Church of England press release:
The Church of England has today submitted its response to the Government’s consultation on Civil Partnerships in Religious Premises.
A Church of England spokesman said: “Given the decision that Parliament has already taken to amend the Civil Partnership Act 2004 in the Equality Act 2010, the response focuses on the need to assure that the forthcoming regulations continue to provide unfettered freedom for each religious tradition to resolve these matters in accordance with its own convictions and its own internal procedures of governance.
“That means that there needs to be an ‘opting in’ mechanism of the kind that the Government has proposed. In the case of the Church of England that would mean that its churches would not be able to become approved premises for the registration of civil partnerships until and unless the General Synod had first decided as a matter of policy that that should be possible.”
The full text of the submission that addresses the specific questions raised by the consultation is set out below.
Some key passages relating to whether the Church of England will allow its premises to be so used are copied below the fold (emphasis added).
Q2 and Q3: who will be required to give consent?
5. We agree that because governance structures in faith groups are complex and varied, the Regulations should reflect that diversity.
6. In the case of the Church of England the relevant national decision-making body is the General Synod. The two Archbishops are its presidents, and it comprises a House of Bishops whose membership includes all the diocesan and some suffragan bishops, and Houses of Clergy and Laity whose elected members represent, respectively, the clergy and laity of each diocese. The statutory functions of the General Synod include legislating in respect of matters concerning the Church of England (under legislative powers devolved by Parliament) and considering and expressing its opinion on other matters of religious or public interest.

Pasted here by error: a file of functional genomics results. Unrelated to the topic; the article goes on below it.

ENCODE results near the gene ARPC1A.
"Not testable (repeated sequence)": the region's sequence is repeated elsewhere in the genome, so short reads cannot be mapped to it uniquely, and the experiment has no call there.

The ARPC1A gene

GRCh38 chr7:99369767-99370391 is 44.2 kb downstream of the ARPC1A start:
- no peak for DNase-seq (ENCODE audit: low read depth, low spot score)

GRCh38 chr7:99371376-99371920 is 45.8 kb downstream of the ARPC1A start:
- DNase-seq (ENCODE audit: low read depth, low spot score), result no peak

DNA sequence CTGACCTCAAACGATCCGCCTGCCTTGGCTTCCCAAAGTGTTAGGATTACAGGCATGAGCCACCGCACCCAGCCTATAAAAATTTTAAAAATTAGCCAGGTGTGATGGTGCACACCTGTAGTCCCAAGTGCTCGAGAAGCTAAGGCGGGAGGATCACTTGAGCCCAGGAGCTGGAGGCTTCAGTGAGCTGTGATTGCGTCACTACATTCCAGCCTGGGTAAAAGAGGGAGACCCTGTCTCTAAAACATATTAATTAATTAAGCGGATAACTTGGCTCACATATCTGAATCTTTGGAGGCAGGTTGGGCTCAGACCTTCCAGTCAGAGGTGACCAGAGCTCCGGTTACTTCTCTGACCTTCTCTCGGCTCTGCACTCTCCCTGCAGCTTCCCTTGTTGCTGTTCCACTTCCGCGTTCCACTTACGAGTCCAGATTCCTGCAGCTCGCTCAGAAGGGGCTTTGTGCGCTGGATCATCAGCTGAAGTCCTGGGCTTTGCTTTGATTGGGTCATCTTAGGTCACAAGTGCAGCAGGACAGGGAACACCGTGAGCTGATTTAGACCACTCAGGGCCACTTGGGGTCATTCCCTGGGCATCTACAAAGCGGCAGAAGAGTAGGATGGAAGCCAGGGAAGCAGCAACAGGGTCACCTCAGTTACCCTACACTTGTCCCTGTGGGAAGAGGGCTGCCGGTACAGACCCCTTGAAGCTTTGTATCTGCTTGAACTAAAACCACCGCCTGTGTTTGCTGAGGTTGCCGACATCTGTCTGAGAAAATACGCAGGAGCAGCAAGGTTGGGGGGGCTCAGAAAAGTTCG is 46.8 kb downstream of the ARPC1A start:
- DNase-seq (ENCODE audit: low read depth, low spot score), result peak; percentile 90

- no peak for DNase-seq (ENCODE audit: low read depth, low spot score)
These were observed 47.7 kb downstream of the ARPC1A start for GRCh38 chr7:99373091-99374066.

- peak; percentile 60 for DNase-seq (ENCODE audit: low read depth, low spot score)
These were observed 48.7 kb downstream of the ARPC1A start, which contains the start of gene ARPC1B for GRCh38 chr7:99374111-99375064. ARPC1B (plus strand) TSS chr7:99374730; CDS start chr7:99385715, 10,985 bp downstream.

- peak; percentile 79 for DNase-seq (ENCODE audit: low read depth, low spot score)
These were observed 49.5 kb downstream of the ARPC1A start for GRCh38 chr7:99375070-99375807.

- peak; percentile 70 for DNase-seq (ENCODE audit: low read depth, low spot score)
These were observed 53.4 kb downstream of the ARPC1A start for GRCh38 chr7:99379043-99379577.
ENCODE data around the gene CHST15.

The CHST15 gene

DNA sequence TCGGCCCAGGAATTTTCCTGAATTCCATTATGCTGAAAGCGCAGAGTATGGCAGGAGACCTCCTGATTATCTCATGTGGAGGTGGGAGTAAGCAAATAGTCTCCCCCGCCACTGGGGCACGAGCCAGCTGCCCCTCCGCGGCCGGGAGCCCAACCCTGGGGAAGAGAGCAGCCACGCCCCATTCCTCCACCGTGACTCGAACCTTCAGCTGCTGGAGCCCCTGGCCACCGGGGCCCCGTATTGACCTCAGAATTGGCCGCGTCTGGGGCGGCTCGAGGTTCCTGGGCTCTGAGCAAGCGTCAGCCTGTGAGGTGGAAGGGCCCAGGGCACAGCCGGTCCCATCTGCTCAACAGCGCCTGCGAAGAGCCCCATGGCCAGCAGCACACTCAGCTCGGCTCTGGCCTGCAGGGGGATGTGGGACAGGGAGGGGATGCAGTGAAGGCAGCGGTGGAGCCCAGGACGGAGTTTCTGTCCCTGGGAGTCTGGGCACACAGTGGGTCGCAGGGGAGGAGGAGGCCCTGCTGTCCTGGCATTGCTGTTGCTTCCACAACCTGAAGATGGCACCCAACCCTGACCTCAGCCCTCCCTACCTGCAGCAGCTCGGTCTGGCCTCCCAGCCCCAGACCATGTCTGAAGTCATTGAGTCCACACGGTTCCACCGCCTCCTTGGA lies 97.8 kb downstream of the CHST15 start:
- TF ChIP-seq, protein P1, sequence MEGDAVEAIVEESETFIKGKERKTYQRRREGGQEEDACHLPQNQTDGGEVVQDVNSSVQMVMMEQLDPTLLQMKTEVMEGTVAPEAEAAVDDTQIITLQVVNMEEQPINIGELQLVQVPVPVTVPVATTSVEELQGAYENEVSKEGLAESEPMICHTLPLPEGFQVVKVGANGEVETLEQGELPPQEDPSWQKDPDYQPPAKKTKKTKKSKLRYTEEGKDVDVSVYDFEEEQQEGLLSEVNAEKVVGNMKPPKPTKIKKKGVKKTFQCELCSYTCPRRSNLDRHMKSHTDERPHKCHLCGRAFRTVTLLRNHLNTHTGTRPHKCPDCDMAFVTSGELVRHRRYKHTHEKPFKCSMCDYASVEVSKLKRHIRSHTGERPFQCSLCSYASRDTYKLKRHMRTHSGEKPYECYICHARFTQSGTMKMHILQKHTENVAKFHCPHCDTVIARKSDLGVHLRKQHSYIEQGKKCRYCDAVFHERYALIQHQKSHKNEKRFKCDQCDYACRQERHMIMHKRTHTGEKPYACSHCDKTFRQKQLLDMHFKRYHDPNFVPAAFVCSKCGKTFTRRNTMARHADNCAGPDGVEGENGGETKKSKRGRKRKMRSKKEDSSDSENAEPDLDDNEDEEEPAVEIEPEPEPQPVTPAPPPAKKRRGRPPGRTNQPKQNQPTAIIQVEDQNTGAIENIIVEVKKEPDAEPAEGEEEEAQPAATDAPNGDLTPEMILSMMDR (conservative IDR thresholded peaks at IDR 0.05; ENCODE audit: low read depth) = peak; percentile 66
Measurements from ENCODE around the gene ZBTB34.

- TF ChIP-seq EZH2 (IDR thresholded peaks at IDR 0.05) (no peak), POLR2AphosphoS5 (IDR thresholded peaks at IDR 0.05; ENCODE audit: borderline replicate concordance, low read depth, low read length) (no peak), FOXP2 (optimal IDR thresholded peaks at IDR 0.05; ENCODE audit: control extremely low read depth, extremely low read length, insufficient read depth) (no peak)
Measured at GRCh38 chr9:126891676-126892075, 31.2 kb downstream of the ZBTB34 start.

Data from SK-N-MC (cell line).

7. The specified body for the Church of England should, therefore, be the General Synod and it should be named for that purpose in the Regulations.
Q 21: Other issues
The faculty jurisdiction
35. In English law, all parish churches of the Church of England and a number of other ecclesiastical buildings are subject to the jurisdiction of the consistory court of the diocese. This aspect of the court’s jurisdiction is called “the faculty jurisdiction”. It extends to controlling not only the making of physical alterations to a church building and to the introduction or removal of articles to or from the building, but also the uses to which a church building may lawfully be put with the consent of the bishop through his chancellor.
36. Any non-sacred use of a church building which is subject to the jurisdiction of the consistory court (other than a use which is expressly authorised by legislation) requires the authority of a formal permission – called a ‘faculty’ – from the consistory court in order for that use to be lawful.
37. The registration of civil partnerships in a church building would, as a matter of law, amount to a non-sacred use of that building. It would, accordingly, require the authority of a faculty. The regulations need therefore to be drafted in a way that leave no doubt that that they are without prejudice to the jurisdiction of the consistory court of the diocese.